Twenty Malawians have been confirmed dead in the fire that ripped a five-storey apartment block in Johannesburg, South Africa on Thursday.
Malawi High Commissioner to South Africa, Stella Ndau, has confirmed to the local media, saying her office is still gathering information on the identities of the victims.
In the wee hours of Thursday, fire gutted a five-storey building, located at the corner of Alberts and Delvers Street in Johannesburg’s central business district.
Authorities say 74 people including 12 children have died while 52 have sustained injuries following the blaze.
Speaking to Al Jazeera, Elis Daras, a Malawian expat living in South Africa said she received a phone call from friends at around 8am (06:00 GMT) on Thursday, informing her of a fire at a building where her husband, Solomon Daras lived.
The 37-year-old immediately rushed to the scene from Mayfair, a suburb west of the city, but had not heard any news about her husband at the time of the interview.
“I haven’t heard anything about Solomon. We don’t know whether he is dead or at the hospital”.
While emergency services officials conducted their search of the building, Elis and a group of women waited on a pavement two streets away from the scene, Al Jazeera reported.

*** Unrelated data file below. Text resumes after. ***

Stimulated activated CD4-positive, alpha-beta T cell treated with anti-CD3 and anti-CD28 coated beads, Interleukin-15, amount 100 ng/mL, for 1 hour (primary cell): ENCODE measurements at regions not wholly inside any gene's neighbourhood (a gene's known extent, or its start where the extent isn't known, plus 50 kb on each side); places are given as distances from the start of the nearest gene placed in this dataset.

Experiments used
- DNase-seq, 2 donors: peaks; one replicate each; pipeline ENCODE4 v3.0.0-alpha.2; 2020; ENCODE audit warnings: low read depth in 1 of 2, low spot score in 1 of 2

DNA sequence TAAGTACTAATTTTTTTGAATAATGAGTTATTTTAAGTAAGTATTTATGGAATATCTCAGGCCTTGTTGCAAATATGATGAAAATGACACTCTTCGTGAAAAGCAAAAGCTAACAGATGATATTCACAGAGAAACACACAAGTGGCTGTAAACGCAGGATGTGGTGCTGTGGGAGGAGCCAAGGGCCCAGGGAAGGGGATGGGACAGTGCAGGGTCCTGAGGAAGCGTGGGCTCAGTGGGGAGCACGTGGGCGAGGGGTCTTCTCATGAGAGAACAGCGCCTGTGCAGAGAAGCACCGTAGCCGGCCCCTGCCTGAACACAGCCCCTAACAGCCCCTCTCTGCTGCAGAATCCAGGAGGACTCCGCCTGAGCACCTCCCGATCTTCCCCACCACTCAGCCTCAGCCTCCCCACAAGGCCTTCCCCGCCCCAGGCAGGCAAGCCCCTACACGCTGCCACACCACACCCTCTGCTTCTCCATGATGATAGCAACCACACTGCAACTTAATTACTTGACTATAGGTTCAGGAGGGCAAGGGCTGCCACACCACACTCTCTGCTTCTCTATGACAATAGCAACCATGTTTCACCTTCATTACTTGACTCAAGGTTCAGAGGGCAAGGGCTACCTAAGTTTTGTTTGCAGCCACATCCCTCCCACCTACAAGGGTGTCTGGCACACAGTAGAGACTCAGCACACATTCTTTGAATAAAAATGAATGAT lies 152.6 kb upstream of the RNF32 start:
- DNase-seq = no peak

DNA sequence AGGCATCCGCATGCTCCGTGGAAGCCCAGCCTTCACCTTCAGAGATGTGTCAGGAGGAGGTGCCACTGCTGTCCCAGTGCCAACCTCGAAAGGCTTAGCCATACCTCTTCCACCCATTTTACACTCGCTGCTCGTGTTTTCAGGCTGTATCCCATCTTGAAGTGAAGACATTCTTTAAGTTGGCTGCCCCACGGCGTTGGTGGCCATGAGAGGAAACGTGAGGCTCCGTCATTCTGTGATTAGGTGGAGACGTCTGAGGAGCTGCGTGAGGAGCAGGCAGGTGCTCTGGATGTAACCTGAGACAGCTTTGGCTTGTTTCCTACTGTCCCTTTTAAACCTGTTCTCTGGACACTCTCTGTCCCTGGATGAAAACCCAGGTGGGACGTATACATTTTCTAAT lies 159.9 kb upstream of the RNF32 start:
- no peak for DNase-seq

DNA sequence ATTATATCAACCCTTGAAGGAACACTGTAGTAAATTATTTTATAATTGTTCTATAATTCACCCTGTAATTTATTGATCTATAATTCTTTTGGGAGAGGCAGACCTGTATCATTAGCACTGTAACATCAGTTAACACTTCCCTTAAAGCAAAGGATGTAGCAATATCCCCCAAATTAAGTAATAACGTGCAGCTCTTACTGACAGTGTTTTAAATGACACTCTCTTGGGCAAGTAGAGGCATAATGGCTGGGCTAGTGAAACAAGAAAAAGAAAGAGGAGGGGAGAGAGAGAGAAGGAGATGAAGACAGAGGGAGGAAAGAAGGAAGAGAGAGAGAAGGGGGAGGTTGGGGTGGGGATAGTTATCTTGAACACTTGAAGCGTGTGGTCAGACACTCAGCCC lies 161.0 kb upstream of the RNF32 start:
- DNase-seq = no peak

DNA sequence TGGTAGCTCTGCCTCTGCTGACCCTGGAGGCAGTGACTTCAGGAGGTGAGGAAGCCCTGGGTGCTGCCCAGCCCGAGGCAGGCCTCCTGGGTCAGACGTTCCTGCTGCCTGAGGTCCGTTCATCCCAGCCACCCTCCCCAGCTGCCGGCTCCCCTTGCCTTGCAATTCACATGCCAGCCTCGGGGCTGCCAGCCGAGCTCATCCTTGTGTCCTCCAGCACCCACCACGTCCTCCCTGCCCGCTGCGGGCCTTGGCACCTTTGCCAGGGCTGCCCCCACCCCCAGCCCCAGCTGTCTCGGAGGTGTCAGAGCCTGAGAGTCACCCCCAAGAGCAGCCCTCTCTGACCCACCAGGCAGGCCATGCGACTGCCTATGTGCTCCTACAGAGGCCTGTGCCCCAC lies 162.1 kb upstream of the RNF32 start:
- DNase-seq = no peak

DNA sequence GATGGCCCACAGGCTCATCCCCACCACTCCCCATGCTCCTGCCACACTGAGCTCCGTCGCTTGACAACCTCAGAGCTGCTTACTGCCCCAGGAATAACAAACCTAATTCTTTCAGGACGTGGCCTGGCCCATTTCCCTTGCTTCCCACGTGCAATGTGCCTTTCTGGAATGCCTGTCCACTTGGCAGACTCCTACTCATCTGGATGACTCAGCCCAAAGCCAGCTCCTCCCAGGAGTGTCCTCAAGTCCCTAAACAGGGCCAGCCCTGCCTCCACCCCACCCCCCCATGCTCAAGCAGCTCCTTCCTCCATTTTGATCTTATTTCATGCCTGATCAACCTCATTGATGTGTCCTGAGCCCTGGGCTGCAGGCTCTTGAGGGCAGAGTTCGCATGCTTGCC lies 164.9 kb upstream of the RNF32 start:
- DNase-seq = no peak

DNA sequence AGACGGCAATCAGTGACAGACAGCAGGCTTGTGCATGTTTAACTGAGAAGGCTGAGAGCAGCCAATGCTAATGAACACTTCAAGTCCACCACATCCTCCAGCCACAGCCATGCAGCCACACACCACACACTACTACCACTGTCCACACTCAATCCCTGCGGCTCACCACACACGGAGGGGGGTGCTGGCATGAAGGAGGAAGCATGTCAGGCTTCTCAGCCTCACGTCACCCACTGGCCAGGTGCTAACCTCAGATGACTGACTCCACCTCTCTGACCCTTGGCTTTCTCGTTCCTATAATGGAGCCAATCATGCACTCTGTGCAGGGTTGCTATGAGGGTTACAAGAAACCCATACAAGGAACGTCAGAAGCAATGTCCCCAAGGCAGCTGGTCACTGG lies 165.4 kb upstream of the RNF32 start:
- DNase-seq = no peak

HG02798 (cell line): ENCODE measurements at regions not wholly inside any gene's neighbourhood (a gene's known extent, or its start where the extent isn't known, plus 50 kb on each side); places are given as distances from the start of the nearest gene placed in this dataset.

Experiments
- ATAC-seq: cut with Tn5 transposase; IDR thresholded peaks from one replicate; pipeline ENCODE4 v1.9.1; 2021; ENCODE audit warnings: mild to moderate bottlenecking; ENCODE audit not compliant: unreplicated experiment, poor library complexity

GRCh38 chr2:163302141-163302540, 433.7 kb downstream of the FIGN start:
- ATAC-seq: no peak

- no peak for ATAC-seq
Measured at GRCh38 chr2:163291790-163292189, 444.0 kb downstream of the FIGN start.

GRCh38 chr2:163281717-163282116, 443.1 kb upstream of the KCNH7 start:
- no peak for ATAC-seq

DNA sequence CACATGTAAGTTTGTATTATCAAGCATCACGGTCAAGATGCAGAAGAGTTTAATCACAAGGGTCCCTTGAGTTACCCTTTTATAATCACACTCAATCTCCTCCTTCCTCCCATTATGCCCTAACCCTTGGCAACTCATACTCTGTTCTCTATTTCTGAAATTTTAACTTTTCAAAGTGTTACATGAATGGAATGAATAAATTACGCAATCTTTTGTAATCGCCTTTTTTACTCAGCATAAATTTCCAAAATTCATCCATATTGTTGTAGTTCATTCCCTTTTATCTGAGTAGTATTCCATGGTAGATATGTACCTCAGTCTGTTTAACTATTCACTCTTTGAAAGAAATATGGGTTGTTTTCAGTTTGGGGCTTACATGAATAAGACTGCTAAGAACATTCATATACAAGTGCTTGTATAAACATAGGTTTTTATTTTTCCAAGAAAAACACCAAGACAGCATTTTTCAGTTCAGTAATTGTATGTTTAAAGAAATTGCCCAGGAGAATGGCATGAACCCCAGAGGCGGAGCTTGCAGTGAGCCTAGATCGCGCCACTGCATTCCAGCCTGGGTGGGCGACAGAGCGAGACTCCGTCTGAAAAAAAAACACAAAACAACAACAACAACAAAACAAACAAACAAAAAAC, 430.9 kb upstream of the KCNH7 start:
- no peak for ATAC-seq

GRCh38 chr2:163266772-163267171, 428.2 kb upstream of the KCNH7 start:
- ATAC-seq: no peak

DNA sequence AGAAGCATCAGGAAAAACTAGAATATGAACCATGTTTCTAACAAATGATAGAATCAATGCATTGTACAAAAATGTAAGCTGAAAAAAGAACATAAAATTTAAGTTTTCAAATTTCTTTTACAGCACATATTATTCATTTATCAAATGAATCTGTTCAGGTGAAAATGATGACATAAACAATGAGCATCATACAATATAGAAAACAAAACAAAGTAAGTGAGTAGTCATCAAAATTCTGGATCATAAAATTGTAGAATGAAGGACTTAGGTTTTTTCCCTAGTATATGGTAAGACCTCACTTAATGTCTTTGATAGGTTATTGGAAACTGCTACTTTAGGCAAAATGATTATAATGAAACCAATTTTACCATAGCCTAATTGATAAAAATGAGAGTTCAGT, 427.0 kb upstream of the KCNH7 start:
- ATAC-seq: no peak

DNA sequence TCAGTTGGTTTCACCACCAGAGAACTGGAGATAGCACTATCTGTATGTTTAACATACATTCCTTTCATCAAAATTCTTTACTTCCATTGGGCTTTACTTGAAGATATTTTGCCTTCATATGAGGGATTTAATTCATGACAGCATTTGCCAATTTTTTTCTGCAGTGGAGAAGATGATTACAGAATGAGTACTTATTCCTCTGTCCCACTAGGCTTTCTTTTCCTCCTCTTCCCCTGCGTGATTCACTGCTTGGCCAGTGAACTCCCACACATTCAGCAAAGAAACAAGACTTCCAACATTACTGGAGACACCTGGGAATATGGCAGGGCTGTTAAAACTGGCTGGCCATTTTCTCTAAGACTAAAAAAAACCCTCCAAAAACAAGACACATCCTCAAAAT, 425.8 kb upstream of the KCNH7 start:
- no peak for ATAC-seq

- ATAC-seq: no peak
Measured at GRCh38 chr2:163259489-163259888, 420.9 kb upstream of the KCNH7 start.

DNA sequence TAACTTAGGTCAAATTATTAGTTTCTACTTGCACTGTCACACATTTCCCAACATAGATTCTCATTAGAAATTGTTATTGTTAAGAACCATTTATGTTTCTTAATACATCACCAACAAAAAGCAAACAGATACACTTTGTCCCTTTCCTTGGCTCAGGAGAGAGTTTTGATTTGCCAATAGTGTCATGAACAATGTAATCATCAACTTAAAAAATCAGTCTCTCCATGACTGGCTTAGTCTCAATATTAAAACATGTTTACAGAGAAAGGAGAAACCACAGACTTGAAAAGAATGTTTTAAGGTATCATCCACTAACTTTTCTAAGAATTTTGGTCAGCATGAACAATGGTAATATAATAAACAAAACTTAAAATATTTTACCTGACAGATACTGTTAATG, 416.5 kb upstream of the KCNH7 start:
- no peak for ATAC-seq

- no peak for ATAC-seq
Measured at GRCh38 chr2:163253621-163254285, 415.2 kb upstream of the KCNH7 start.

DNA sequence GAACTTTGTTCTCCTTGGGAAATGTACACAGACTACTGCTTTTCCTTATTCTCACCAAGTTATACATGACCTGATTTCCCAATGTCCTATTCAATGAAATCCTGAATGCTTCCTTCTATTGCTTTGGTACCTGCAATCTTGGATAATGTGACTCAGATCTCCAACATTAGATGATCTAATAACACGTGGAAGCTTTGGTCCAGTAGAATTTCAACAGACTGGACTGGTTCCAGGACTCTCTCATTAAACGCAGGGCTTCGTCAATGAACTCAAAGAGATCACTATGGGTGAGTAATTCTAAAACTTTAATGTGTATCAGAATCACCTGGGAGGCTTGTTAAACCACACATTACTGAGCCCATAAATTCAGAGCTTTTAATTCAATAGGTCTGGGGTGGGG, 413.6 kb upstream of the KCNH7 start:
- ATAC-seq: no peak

The building has about 15,000 unhoused people, according to the Gauteng provincial government.
Lebogang Isaac Maile, the head of Gauteng’s Department of Human Settlements, said some of the victims of the fire may have been renting from criminal gangs illegally collecting fees.
“There are cartels who prey on who are vulnerable people. Because some of these buildings, if not most of them, are actually in the hands of those cartels who collect rent from the people,” he told reporters at the scene.
He added that the fire “demonstrates a chronic problem of housing in our province as we’ve previously said that there’s at least 1.2 million people who need housing.”
During a news conference at the site of the fire, President Cyril Ramaphosa said the incident needed to be investigated and lessons learnt to prevent future tragedies.
“It’s a wake-up call for us to begin to address the situation of housing in the inner city,” the South African leader said, according to the BBC.